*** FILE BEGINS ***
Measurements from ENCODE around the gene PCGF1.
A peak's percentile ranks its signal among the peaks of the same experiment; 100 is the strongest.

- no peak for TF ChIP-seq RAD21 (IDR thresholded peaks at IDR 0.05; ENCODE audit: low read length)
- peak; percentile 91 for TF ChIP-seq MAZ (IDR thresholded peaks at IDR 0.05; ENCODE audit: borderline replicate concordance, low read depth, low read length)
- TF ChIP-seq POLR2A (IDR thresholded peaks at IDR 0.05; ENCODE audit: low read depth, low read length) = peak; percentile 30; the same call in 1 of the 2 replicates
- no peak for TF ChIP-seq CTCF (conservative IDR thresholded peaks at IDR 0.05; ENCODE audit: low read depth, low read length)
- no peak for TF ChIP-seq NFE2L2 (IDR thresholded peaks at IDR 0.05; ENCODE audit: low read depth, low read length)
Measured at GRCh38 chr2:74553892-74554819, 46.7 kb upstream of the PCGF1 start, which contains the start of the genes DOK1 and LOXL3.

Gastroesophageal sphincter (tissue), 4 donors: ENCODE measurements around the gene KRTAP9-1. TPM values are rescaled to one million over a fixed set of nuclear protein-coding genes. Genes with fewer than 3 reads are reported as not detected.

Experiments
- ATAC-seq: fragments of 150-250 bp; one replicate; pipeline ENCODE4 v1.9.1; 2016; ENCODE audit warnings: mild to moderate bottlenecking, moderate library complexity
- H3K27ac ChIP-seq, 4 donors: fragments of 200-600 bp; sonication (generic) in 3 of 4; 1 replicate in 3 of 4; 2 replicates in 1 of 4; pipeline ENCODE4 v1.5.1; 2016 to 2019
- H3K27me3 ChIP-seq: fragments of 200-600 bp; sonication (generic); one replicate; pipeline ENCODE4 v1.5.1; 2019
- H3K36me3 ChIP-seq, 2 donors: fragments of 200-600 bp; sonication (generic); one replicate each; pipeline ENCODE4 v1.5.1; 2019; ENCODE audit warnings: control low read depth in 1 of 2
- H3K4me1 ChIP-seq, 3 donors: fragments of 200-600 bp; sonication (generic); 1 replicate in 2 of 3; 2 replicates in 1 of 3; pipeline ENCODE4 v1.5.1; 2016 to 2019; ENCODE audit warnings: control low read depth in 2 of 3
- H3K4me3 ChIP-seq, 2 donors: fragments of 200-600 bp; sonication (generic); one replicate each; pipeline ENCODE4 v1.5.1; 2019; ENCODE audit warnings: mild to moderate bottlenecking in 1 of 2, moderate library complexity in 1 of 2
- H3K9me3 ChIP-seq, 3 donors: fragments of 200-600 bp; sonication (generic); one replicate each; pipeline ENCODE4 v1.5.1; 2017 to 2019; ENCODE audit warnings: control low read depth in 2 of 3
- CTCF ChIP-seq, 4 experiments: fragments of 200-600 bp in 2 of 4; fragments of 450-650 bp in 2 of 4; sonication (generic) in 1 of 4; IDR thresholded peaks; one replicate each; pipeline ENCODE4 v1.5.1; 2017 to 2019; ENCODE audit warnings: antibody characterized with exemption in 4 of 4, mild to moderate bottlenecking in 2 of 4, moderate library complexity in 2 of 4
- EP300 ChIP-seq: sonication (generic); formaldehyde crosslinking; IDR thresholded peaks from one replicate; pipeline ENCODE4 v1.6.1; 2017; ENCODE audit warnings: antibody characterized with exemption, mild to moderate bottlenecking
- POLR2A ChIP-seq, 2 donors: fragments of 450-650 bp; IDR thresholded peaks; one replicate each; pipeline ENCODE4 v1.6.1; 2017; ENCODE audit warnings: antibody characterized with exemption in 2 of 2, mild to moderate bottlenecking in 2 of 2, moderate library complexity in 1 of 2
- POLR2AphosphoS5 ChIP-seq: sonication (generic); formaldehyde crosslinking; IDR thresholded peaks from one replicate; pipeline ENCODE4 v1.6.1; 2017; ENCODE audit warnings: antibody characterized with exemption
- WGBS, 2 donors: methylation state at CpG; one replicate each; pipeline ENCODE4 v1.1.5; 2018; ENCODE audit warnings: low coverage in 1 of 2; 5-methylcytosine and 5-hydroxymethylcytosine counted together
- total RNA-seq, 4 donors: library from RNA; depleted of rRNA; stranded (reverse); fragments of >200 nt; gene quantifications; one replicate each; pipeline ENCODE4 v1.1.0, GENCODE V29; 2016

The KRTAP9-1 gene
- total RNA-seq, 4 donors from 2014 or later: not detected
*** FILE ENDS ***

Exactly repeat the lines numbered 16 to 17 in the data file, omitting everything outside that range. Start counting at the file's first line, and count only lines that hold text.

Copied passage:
- H3K4me3 ChIP-seq, 2 donors: fragments of 200-600 bp; sonication (generic); one replicate each; pipeline ENCODE4 v1.5.1; 2019; ENCODE audit warnings: mild to moderate bottlenecking in 1 of 2, moderate library complexity in 1 of 2
- H3K9me3 ChIP-seq, 3 donors: fragments of 200-600 bp; sonication (generic); one replicate each; pipeline ENCODE4 v1.5.1; 2017 to 2019; ENCODE audit warnings: control low read depth in 2 of 3